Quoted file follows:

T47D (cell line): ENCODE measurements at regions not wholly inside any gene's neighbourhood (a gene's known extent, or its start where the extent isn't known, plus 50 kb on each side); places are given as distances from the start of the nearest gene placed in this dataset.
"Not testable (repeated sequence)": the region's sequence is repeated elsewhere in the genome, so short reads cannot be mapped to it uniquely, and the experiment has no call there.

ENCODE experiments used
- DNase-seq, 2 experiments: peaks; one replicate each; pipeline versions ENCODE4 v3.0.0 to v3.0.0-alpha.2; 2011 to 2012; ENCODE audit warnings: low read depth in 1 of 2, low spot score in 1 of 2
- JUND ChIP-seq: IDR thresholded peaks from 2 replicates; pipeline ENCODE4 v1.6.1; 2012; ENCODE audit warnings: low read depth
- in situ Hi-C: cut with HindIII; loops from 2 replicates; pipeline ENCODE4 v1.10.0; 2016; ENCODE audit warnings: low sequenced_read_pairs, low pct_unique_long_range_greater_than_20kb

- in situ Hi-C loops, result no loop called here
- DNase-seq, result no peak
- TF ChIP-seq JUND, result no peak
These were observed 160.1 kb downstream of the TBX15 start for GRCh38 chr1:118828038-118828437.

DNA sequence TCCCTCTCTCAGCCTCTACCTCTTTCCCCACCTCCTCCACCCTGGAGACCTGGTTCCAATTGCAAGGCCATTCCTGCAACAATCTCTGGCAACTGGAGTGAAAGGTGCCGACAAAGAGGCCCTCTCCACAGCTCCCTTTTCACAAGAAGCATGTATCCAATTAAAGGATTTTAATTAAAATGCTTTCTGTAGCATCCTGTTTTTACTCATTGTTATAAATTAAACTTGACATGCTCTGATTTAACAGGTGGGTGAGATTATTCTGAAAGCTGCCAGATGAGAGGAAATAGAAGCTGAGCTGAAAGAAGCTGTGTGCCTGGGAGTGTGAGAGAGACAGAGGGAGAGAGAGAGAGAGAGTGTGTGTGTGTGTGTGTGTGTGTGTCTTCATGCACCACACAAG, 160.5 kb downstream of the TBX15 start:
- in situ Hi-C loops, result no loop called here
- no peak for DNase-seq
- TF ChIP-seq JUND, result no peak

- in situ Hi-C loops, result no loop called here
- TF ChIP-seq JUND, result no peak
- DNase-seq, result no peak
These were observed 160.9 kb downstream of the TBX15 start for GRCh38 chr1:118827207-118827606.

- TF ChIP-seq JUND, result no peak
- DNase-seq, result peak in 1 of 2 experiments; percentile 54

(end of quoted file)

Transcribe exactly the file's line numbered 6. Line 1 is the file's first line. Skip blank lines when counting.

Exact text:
- in situ Hi-C: cut with HindIII; loops from 2 replicates; pipeline ENCODE4 v1.10.0; 2016; ENCODE audit warnings: low sequenced_read_pairs, low pct_unique_long_range_greater_than_20kb